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Casoni (traditional huts)

Text by Luca Troian.

Marano’s “casoni” are the buildings that symbolise the lagoon. They are a type of hut that are typical of the Friuli Venezia Giulia region and have been preserved in a much more traditional way in Marano than in other places. In fact, these huts have a rectangular base with rounded corners both around the perimeter and on the roof. They are covered in marsh cane that grows abundantly in the Marano lagoon. The materials that these huts are made from are those that nature and public use allow: historically, reeds have always been readily available in the surrounding area, together with wood from false acacia, elm and acacia trees which were used to make the support structure. Marano’s “casoni” have always been built on a platform of artificial mud known as “mota”, created using a spade that allows mud to be collected from the nearby canal. The perimeter of this platform is covered with rocks or stakes.

Marano’s traditional huts are different from the ones in Grado, as they have maintained a more traditional shape and materials and therefore show no signs of the historical technological developments that otherwise saw the perimeter walls being made first with adobe, then with bricks and then with stone. We are therefore presented with a series of buildings whose origins are lost in time and whose destiny is intertwined with that of Marano’s inhabitants.
Originally, Marano’s “casoni” acted as a shelter for hunters and fishermen throughout the year, except for the coldest winter months, which is why these huts cannot be considered as temporary structures. The mud platform would be made as high up as possible in order to guarantee protection during exceptionally high tides that submerge the entire lagoon, therefore representing a constant source of comfort for the building.

The huts were characterised by a narrow room inside, clay/beaten earth flooring and a single opening – the door. There would be a fireplace in the centre (in local dialect: “el fugher”) and some beds. Marano’s “casoni” became redundant for fishing purposes but were then rediscovered at the end of the 1960s and, for the last 60 years, have been used as a “good old Marano retreat” during weekends and as a place of work for Marano’s tour operators.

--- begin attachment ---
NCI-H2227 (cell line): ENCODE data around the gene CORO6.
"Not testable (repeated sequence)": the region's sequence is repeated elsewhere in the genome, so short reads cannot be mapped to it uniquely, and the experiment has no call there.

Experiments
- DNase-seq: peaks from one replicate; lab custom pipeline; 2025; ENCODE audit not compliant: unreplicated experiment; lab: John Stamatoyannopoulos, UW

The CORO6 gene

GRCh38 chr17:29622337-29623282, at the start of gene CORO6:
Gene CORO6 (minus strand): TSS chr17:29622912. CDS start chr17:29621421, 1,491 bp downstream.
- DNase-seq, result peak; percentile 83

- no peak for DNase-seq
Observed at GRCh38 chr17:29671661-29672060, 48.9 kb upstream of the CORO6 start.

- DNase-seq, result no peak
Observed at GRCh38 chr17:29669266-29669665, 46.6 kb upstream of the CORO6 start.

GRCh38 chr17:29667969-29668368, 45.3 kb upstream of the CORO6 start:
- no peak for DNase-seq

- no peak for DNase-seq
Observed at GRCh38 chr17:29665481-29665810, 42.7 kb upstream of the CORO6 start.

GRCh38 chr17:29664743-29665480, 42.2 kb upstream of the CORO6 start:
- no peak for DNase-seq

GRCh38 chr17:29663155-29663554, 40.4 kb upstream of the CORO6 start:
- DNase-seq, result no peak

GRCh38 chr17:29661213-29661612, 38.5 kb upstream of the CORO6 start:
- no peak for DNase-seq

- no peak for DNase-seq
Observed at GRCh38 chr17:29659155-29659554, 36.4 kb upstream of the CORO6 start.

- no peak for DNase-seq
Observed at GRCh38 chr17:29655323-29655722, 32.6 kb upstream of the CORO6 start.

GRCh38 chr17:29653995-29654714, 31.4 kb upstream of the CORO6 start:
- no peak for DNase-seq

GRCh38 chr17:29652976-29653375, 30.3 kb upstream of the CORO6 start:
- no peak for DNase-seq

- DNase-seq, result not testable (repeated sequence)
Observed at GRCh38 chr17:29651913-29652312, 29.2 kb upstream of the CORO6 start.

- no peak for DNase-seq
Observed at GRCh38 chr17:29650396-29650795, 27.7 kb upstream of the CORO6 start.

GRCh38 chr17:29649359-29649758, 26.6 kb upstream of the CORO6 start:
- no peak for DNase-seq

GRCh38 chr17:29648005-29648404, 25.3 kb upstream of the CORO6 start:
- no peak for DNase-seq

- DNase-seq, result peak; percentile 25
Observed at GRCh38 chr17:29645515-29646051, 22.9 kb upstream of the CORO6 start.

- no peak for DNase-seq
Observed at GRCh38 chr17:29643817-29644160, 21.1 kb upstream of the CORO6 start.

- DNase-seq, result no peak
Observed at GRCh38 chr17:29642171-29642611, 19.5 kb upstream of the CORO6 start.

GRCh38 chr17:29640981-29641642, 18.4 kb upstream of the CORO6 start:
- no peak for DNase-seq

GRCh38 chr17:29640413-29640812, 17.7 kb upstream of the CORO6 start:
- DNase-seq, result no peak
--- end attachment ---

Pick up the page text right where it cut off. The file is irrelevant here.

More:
The most substantial upgrades to the huts have been to raise them higher and introduce windows and fireplaces. More innovative materials and building techniques are now also used due to the uncertainty surrounding the possibility of the canes being cut down. The casoni require constant maintenance, from the mud platforms to the breakwaters that need to be replenished after storms, not to mention the lawns that need mowing, the fruit trees, the ancillary buildings, the jetties for boats to dock, roofs and the external layer of cane that has to be replaced every 4-5 years (although, in some cases, this is necessary after just one year). That’s why looking after one of these traditional huts requires constant work that needs a tireless and flexible approach. Looking after a “casone” is a little bit like looking after a Japanese bonsai tree day after day.
Marano’s casoni respect architectural traditions, but also nature; in fact, half of them are situated in the Foci dello Stella Regional Nature Reserve, promoted by the hunters themselves. It is important to remember that these traditional huts were there before the Nature Reserve and that it was the awareness of their owners that allowed this area of unique biodiversity to be preserved and promoted, despite being in daily contact with humans.